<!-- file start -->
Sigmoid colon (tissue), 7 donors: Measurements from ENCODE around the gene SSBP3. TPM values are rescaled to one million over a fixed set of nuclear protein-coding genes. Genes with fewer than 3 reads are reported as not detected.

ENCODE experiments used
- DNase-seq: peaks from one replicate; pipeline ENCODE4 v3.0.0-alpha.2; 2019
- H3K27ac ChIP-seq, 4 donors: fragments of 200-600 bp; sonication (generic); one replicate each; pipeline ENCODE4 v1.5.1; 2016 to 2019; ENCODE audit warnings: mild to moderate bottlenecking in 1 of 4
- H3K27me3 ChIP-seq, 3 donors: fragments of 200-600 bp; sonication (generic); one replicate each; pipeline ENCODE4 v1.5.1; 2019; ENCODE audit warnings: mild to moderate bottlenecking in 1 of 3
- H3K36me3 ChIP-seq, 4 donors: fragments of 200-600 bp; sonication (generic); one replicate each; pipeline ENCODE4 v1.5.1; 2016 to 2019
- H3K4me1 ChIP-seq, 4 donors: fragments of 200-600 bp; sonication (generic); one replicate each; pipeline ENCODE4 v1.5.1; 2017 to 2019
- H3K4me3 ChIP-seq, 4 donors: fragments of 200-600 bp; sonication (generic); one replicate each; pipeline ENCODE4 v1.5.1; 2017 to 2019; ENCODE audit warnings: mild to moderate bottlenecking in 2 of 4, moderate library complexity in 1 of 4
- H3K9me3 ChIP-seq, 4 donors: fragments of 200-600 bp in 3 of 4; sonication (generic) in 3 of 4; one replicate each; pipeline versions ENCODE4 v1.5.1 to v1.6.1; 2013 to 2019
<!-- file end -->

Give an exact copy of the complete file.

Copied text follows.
Sigmoid colon (tissue), 7 donors: Measurements from ENCODE around the gene SSBP3. TPM values are rescaled to one million over a fixed set of nuclear protein-coding genes. Genes with fewer than 3 reads are reported as not detected.

ENCODE experiments used
- DNase-seq: peaks from one replicate; pipeline ENCODE4 v3.0.0-alpha.2; 2019
- H3K27ac ChIP-seq, 4 donors: fragments of 200-600 bp; sonication (generic); one replicate each; pipeline ENCODE4 v1.5.1; 2016 to 2019; ENCODE audit warnings: mild to moderate bottlenecking in 1 of 4
- H3K27me3 ChIP-seq, 3 donors: fragments of 200-600 bp; sonication (generic); one replicate each; pipeline ENCODE4 v1.5.1; 2019; ENCODE audit warnings: mild to moderate bottlenecking in 1 of 3
- H3K36me3 ChIP-seq, 4 donors: fragments of 200-600 bp; sonication (generic); one replicate each; pipeline ENCODE4 v1.5.1; 2016 to 2019
- H3K4me1 ChIP-seq, 4 donors: fragments of 200-600 bp; sonication (generic); one replicate each; pipeline ENCODE4 v1.5.1; 2017 to 2019
- H3K4me3 ChIP-seq, 4 donors: fragments of 200-600 bp; sonication (generic); one replicate each; pipeline ENCODE4 v1.5.1; 2017 to 2019; ENCODE audit warnings: mild to moderate bottlenecking in 2 of 4, moderate library complexity in 1 of 4
- H3K9me3 ChIP-seq, 4 donors: fragments of 200-600 bp in 3 of 4; sonication (generic) in 3 of 4; one replicate each; pipeline versions ENCODE4 v1.5.1 to v1.6.1; 2013 to 2019